Most common form of chronic cutaneous lupus erythematosus. Lesions are well-demarcated erythematous macules or papules with a scaly surface, which frequently evolve into larger coin-shaped plaques; typically neither pruritic nor painful.
Age of onset usually between 20 and 40 years. Lesions often precipitated or aggravated by ultraviolet light exposure; smoking also considered a risk factor.
Over time, lesions slowly expand, producing areas of peripheral inflammation or hyperpigmentation, leaving a central region of scarring with telangiectasia and hypopigmentation.
Diagnosis is usually made on clinical grounds, but if in doubt is confirmed with a skin biopsy.
The mainstay of treatment is topical corticosteroids, or oral antimalarials if no response.
Discoid lupus erythematosus (DLE) is a chronic inflammatory condition of the skin. DLE lesions begin as well-demarcated erythematous macules or papules with a scaly surface, and frequently evolve into larger coin-shaped plaques. In most DLE patients the condition remains confined to the skin; antinuclear antibodies (ANA) are often negative or present in a low titre. Approximately 5% to 10% of patients may develop a mild form of systemic lupus erythematosus (SLE). DLE-like lesions occur in up to 25% of patients with SLE.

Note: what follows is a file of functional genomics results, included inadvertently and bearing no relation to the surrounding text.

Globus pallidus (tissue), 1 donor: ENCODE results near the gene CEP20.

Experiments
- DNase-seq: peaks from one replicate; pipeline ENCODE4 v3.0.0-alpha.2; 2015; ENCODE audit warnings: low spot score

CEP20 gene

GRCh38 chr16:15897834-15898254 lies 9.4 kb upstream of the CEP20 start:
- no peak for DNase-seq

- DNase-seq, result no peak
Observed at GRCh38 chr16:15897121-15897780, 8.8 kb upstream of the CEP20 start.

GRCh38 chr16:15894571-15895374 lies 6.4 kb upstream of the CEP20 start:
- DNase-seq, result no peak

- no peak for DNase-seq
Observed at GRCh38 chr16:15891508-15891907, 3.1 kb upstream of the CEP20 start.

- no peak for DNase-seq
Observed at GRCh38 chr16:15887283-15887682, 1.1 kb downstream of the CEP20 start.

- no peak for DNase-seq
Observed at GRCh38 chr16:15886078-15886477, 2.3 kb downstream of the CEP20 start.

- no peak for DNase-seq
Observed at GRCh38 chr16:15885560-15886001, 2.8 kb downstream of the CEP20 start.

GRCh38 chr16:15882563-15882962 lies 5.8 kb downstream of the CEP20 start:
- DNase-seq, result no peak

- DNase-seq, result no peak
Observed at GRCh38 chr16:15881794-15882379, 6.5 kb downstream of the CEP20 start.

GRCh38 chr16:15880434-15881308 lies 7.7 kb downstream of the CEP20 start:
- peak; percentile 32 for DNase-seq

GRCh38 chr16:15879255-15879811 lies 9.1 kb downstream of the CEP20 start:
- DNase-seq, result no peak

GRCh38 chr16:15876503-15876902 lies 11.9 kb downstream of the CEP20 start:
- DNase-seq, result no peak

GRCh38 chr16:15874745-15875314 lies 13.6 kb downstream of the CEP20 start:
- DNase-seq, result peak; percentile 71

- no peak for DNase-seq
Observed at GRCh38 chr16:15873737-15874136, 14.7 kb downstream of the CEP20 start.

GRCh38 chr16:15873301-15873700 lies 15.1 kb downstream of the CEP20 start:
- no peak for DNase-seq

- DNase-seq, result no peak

History and exam
Meng May Chee, MBChB, MRCP
Wishaw General Hospital
MMC declares that she has no competing interests.
Rajan Madhok, MD, FRCP(Glasg)
Consultant Physician and Rheumatologist
Department of Rheumatology
Glasgow Royal Infirmary
RM has declared a stock holding in GSK.
Jeffrey P. Callen, MD
Professor of Medicine (Dermatology)
University of Louisville
JPC declares that he has no competing interests.
Mark Goodfield, MD
Department of Dermatology
Leeds General Infirmary
MG declares that he has no competing interests.
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